The team also spotted an inner ring, the 11th, that was seen only once before – in a single image taken by Voyager. Really a sheet of rocky debris, the ring – called 1986U2R – is the innermost of the 11, calculated by the team to be about 3500 kilometers (2,200 miles) wide and centered about 39,600 kilometers (24,600 miles) from the planet core. Though a thousand times dimmer than the brightest ring – the epsilon ring – the inner ring is now visible because it is nearly edge-on to the sun and Earth, and so reflects more light back to Earth observers. The team also found that the nine main rings of Uranus consist of a single layer of particles, a so-called monolayer, never before seen in other rings.

De Pater, Hammel and colleague Seran Gibbard of Lawrence Livermore National Laboratory report their observations this week at the American Astronomical Society's Division for Planetary Sciences meeting, which is being held Nov. 8-12 in Louisville, Ky. De Pater and Hammel also will discuss their findings at a media briefing on Nov. 10 at 12 noon.

Additional members of the atmospheric team are Wes Lockwood of Lowell Observatory in Flagstaff, Ariz., and Kathy Rages of the SETI Institute in Mountain View, Calif.

The Voyager 2 spacecraft made the first close-up observations of Uranus when it flew by the planet 18 years ago. At that time, the planet was at the peak of its southern summer, with the entire southern hemisphere bathed in continuous sunlight. The spacecraft observed faint, low-altitude bands around the planet, a faint echo of the colorful bands on Jupiter and Saturn, plus just 10 discrete clouds in the sunlit southern hemisphere compared with Jupiter's thousands and Saturn's hundreds. The relatively static atmosphere led some astronomers to label Uranus a dull and uninteresting planet, theorizing that the thick haze covering the planet's southern hemisphere somehow set up a stratified atmosphere that inhibited convection.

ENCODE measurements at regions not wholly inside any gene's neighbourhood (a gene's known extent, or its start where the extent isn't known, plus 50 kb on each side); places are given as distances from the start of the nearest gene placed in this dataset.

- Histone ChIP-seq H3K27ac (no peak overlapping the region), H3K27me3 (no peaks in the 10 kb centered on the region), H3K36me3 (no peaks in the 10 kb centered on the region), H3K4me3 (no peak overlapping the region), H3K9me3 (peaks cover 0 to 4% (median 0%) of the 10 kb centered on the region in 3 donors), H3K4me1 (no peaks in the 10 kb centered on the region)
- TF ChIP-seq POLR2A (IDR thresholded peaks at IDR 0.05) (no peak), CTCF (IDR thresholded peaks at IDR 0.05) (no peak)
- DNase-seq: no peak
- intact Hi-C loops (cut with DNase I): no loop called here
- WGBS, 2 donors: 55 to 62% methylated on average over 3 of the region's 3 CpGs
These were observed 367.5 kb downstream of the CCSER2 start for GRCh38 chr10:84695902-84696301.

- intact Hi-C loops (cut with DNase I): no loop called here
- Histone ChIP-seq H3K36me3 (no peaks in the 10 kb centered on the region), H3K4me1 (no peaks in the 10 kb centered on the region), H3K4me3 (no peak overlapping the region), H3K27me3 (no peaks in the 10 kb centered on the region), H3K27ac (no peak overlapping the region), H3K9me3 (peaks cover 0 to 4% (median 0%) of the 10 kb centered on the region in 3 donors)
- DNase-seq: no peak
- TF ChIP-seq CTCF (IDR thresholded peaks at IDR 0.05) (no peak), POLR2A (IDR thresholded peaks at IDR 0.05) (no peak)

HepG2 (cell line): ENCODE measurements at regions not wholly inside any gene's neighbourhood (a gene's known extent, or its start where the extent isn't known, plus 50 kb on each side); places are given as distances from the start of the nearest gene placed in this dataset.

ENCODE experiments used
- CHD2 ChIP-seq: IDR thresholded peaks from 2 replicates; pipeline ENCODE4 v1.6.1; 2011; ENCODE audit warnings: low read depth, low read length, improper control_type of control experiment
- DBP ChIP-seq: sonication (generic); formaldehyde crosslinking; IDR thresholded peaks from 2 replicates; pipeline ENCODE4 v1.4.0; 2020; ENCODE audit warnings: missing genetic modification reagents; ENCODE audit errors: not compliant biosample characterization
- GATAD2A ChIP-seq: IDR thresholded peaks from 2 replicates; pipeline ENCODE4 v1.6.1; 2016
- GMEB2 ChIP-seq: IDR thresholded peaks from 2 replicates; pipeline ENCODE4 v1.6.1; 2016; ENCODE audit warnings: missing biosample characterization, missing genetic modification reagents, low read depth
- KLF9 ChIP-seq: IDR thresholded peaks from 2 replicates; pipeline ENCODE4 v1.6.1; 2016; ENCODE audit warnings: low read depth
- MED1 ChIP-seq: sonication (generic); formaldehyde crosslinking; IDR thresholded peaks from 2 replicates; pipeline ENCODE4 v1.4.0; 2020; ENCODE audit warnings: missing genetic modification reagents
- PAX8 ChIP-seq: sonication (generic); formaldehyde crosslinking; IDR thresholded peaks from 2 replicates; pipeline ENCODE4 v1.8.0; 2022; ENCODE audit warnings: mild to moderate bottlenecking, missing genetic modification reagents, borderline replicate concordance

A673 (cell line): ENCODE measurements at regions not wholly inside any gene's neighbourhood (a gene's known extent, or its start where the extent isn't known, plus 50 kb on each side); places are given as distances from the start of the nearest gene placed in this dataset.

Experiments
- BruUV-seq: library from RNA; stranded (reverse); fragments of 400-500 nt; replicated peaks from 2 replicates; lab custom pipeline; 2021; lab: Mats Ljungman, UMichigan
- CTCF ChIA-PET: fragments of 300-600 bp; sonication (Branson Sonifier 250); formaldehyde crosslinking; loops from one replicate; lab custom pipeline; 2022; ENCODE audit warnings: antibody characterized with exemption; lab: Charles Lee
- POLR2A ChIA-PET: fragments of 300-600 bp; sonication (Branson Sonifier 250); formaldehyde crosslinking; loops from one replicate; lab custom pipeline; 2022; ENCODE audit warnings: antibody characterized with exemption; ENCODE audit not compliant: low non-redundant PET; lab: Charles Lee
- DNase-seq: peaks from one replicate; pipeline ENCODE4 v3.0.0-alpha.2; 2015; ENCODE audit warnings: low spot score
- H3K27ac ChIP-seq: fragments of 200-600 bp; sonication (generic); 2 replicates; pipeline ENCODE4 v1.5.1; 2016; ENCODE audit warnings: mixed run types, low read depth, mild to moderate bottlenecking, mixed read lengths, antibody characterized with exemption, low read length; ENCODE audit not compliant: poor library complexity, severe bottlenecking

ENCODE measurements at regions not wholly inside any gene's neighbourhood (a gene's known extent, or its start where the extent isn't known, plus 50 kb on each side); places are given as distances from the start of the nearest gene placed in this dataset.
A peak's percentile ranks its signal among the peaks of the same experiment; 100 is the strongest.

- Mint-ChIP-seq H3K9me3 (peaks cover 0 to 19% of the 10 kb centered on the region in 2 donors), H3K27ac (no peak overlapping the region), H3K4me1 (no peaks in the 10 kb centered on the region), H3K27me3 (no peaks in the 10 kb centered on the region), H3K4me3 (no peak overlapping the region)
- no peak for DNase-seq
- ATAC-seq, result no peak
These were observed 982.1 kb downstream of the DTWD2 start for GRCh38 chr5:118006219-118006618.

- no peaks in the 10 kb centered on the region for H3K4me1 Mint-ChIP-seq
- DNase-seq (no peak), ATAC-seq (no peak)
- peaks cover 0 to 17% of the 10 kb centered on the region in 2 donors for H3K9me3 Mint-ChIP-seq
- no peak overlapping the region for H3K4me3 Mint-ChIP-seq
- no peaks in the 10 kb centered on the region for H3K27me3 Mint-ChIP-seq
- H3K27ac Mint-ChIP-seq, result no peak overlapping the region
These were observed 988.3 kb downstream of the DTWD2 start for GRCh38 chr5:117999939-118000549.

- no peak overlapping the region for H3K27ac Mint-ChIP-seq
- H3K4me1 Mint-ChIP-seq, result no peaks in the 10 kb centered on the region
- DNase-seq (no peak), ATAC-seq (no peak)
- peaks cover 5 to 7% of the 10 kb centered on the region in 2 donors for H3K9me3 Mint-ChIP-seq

The bands and clouds are thought to be made of crystals of methane condensing in the planet's atmosphere, which is mostly hydrogen and helium. Astronomers predict that the atmosphere surrounds a core of rock, surrounded by water, ammonia and methane slush. The Voyager spacecraft also measured the length of the Uranian day – 17 hours, 14 minutes in Earth time – based on the rotation of the planet's magnetic field.